Frey is the author and main character of his book, and the plot of “A Million Little Pieces” is his actual life. A discussion of Frey’s work, then, amounts to a discussion of James Frey. On the show — and in their own homes, as they finish their weekly assignments — book clubbers will pick apart the causes of Frey’s addiction and analyze his parents and what they may or may not have done to contribute to his problems. (And you do get the sense, reading the book, that Frey is very, very angry with his parents, even as he doesn’t outright blame them for his turn to drugs. Note: They pay for his rehab.) Readers will dissect the “rage” Frey carries like an old blanket throughout his book. Oprah’s fans — who have become careful, close readers of literature — will in the end rely on their skills in pop psychology as they try to make something of this memoir.

In other words, the conversation with, or about, James Frey will likely not be about creation, or books or literature, but about destruction — of Frey’s and his friends’ and family members’ lives. There is something inherently creepy about a million-odd people discussing — over a series of weeks, online and at home — how and why James Frey became a drug addict. And there is something frustrating in that these debates will take place under the guise of a discussion about a piece of writing.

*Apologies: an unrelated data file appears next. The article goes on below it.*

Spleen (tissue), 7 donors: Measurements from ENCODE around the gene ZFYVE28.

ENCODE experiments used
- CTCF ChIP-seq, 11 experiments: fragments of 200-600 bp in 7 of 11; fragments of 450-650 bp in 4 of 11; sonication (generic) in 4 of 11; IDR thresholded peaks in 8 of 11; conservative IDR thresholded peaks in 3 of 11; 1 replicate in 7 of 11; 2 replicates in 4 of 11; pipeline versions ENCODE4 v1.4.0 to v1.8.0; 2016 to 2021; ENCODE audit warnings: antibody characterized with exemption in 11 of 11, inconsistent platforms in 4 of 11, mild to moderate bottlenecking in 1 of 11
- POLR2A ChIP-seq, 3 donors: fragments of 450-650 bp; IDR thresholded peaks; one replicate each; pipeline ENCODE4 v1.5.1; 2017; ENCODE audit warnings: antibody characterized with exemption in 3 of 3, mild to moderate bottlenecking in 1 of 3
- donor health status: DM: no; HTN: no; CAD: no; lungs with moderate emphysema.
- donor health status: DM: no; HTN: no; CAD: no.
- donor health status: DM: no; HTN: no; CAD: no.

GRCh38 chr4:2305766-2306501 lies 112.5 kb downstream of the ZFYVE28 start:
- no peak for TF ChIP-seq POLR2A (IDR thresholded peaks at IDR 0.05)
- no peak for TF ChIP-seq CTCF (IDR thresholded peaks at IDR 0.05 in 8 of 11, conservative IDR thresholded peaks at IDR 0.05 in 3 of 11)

But “A Million Little Pieces” isn’t a poor choice for the most successful book club in the world solely because scrutinizing it amounts only to picking apart its author. To put it plain, this book just isn’t that good. In 2003, just before “A Million Little Pieces” was first published, Frey gave a manic interview to the New York Observer during which he exclaimed, “I’m going to try to write the best book of my generation and I’m going to try to be the best writer.” Well, he’s not even close.